The Out­doors­man

Arkansas Elk

The Sentinel-Record - HER - Hot Springs - - In This Issue -

With the Christ­mas sea­son only days away, I con­sid­ered writ­ing about rein­deer. But there was one ma­jor prob­lem — th­ese crit­ters are not na­tive to Arkansas. That in mind, I opted to go a lit­tle dif­fer­ent di­rec­tion. Al­though Ru­dolf does not fall into this cat­e­gory, I felt it would be nearly as good to high­light yet an­other in­ter­est­ing cervid, a crit­ter that has a long history in Arkansas. That's right, we're go­ing to talk about elk.

The land­scape in Arkansas was once much dif­fer­ent than it is to­day. Prior to the log­ging boom and the re­al­iza­tion that farming would prove a huge in­dus­try, prac­ti­cally all of Arkansas was wooded.

Back in the day, blue stem forests thrived through­out the Oua­chi­tas, lend­ing to tow­er­ing pines tak­ing root in fields of sage and other grasses. In fact, ac­cord­ing to in­for­ma­tion posted on, this par­tic­u­lar sec­tion of the state “was the largest sin­gle ex­panse of shortleaf pine in the United States. In ear­lier times, buf­falo and elk grazed on bluestem grasses that grew be­neath th­ese tall pines.”

Well, with the log­ging boom came an ex­treme change of en­vi­ron­ment. Hard­woods thrived in bare soil and the land­scape would never be the same again.

With this change of en­vi­ron­ment came a no­tice­ably dif­fer­ent habi­tat. Of course, many an­i­mals ben­e­fit­ted from from the new growth of hard­woods and pines. But oth­ers sim­ply didn't fair too well.

Over-hunt­ing had an ad­verse ef­fect on the elk and buf­falo pop­u­la­tions through­out Arkansas. But one would also sus­pect that this dras­tic change in habi­tat would play a role in their demise, as well.

Re­gard­less of the rea­son, th­ese two species even­tu­ally be­came ex­tinct through­out the state. Ac­cord­ing to in­for­ma­tion posted on the Arkansas Game and Fish Com­mis­sion's web­site, east­ern elk (Cervus ela­phus canaden­sis) herds were com­pletely de­pleted no later than the 1840s.

The U.S. For­est Ser­vice did, how­ever, in­tro­duce Rocky Moun­tain Elk (Cervus ela­phus nel­soni) to the Black Moun­tain Refuge in Franklin County in 1933. Three bulls and eight cows were re­leased dur­ing the project.

Dur­ing the early stages of the pro­gram, it ap­peared the project would be a suc­cess. By the mid 1950s, the herd had in­creased to an es­ti­mated 200 head. But for an un­known rea­son, they even­tu­ally all van­ished.

It has been spec­u­lated that the rea­sons for the elks'

demise were three-fold. Of course, mor­tal­ity played a role. But it has also been sug­gested that poach­ing and a dwin­dling habi­tat were also pos­si­ble fac­tors.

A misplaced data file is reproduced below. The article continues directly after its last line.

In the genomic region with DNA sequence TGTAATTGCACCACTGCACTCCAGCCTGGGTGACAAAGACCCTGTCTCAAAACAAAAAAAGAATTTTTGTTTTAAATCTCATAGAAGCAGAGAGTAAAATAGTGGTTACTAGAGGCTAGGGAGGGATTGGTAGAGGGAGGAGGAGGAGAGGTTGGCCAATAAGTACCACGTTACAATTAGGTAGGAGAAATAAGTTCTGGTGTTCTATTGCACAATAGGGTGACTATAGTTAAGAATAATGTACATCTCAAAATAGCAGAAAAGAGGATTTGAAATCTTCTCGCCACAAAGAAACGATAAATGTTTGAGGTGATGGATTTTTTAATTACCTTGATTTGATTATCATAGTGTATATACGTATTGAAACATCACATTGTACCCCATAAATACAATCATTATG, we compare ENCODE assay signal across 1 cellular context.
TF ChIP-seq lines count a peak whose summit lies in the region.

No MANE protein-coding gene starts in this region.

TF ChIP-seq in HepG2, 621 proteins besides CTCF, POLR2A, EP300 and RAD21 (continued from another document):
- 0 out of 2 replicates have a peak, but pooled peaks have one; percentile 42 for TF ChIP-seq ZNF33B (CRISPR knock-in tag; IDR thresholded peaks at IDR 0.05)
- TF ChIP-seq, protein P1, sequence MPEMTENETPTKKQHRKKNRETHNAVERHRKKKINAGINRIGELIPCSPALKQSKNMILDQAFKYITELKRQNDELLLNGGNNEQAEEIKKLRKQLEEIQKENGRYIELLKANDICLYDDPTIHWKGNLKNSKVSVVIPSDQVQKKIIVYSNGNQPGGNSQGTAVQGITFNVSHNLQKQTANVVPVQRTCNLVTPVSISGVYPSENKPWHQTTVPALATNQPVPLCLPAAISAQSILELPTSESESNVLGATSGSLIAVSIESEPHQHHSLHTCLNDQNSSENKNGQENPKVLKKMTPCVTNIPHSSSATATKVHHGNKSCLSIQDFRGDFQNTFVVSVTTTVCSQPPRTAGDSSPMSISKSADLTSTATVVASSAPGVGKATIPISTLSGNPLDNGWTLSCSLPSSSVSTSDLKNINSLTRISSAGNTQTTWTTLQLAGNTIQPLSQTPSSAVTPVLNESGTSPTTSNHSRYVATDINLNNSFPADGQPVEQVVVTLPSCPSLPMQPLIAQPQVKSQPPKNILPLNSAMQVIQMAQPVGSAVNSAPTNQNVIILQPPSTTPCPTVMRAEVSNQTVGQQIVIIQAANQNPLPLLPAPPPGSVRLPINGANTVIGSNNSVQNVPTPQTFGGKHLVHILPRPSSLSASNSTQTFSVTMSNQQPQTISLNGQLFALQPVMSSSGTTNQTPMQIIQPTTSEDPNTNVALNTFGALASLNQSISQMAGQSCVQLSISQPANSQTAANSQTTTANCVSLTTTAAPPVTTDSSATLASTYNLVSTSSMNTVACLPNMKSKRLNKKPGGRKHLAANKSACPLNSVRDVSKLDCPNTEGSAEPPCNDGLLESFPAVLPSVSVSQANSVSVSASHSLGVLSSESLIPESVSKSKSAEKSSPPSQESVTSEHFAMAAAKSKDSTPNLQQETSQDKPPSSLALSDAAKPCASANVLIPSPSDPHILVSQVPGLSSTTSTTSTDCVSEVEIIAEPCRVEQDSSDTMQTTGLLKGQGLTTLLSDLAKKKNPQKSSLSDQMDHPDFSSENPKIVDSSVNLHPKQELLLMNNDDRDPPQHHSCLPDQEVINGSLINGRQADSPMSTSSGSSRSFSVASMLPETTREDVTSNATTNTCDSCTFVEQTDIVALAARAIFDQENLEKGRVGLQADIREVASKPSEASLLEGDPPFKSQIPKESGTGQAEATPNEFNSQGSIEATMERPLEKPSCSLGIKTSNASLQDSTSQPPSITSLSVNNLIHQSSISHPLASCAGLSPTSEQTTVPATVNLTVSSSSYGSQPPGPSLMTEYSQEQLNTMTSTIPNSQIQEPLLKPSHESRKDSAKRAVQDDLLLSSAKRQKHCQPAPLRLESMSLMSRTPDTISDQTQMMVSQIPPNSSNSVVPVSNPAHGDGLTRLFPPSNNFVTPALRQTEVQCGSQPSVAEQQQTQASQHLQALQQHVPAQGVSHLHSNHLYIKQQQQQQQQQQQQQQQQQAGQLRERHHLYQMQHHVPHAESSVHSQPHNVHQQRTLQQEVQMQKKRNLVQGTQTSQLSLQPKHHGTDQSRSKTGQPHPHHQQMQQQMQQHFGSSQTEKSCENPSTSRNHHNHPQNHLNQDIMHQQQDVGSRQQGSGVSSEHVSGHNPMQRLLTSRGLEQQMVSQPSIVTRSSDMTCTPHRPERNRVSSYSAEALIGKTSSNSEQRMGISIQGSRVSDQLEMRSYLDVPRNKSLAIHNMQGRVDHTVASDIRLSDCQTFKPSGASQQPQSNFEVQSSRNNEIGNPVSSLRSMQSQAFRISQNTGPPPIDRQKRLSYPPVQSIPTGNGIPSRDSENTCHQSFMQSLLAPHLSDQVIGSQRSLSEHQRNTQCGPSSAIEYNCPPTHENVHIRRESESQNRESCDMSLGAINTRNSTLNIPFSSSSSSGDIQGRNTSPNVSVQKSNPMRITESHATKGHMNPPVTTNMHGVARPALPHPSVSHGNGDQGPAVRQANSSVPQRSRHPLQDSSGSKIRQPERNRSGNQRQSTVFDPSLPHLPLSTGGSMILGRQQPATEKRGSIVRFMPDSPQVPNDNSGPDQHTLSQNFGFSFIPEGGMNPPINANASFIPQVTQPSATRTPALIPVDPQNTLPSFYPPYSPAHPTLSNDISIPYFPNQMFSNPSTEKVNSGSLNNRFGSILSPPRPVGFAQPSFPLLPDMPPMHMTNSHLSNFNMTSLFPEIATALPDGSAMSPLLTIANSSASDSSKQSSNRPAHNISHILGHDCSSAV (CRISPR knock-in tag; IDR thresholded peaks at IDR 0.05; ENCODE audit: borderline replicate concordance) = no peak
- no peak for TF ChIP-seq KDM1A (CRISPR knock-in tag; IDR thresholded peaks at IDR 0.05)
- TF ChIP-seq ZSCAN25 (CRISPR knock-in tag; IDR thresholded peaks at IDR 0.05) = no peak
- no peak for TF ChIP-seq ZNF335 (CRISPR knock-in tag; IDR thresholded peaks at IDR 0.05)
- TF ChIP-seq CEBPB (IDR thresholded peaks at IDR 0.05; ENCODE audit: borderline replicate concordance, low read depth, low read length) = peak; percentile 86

The first ef­fort to rein­tro­duce elk to the state was a flop, but that was no in­di­ca­tion all ef­forts would be aborted.

In fact, the AGFC em­barked upon yet an­other elk restora­tion project in 1981. Dur­ing the next four years, 112 elk were ac­quired from Colorado and and Ne­braska, and trans­ported to the Ozark Moun­tains, specif­i­cally New­ton County.

Re­leased in close prox­im­ity of the Buf­falo Na­tional River, the large cervids were closely mon­i­tored by AGFC and Na­tional Park ser­vice per­son­nel. Nearly 35 years later, their ef­forts ap­pear to be a suc­cess.

Ac­cord­ing to data, the herd is now es­ti­mated at in the neigh­bor­hood of 450 head. To­day's elk range in Arkansas con­sists of about 315,000 acres. Of that property, 85,000 acres con­sist of pub­lic land. Na­tional Park Ser­vice and Na­tional For­est lands are among this pub­lic property, as is the AGFC Gene Rush Wildlife Man­age­ment Area.

Of course, this project's suc­cess is a re­sult of count­less hours of man­age­ment prac­tices. Na­tional and state agen­cies, as well as pri­vate en­ti­ties, have taken steps to en­sure habi­tat is avail­able for th­ese large, beau­ti­ful crea­tures.

The ef­forts de­voted to im­prov­ing elk habi­tat on the Gene Rush WMA is but one ex­am­ple. In co­op­er­a­tion with the Rocky Moun­tain Elk Foun­da­tion, the AGFC's en­deav­ors have led to sig­nif­i­cant re­turns.

The Na­tional Park Ser­vice co­op­er­a­tion has also proved of huge im­por­tance. In fact, it has fo­cused on im­prove­ments of habi­tat along the Buf­falo River con­sist­ing of more than 95,000 acres.

Some of the Na­tional Park Ser­vice's prac­tices in­clude pre­scribed burns, plant­ing plants that are ben­e­fi­cial to this species and pro­vid­ing na­tive grass open­ings.

As a re­sult of the hard work and per­se­ver­ance of those who have played a role in the rein­tro­duc­tion of elk to Arkansas, we all ben­e­fit.

Those with a pas­sion for hunt­ing who are lucky enough to draw a per­mit are able to ac­tu­ally hunt th­ese an­i­mals within hours of home. And those who are more in­ter­ested in watch­ing them go about their ev­ery­day rit­u­als are likely to get some good views with no more ef­fort than em­bark­ing upon a pleas­ant drive to the Ozarks' Box­ley Val­ley.

Re­gard­less of one's fa­vorite out­door ac­tiv­ity, there's some­thing spe­cial about see­ing th­ese beau­ti­ful crea­tures roam­ing in the Ozarks. And thanks to the work of many we will likely con­tinue to enjoy this lux­ury for years to come.

Story and pho­tog­ra­phy by Cor­bet Deary Al­though once ex­tinct in Arkansas, Elk are once again thriv­ing in sec­tions of the Ozarks.

Much man­power has been ded­i­cated to pro­vid­ing habi­tat for elk to thrive in the Ozarks’ New­ton County. Those em­bark­ing on a drive to Box­ley, Ark. are apt to see them thriv­ing in close vicin­ity to the high­way.

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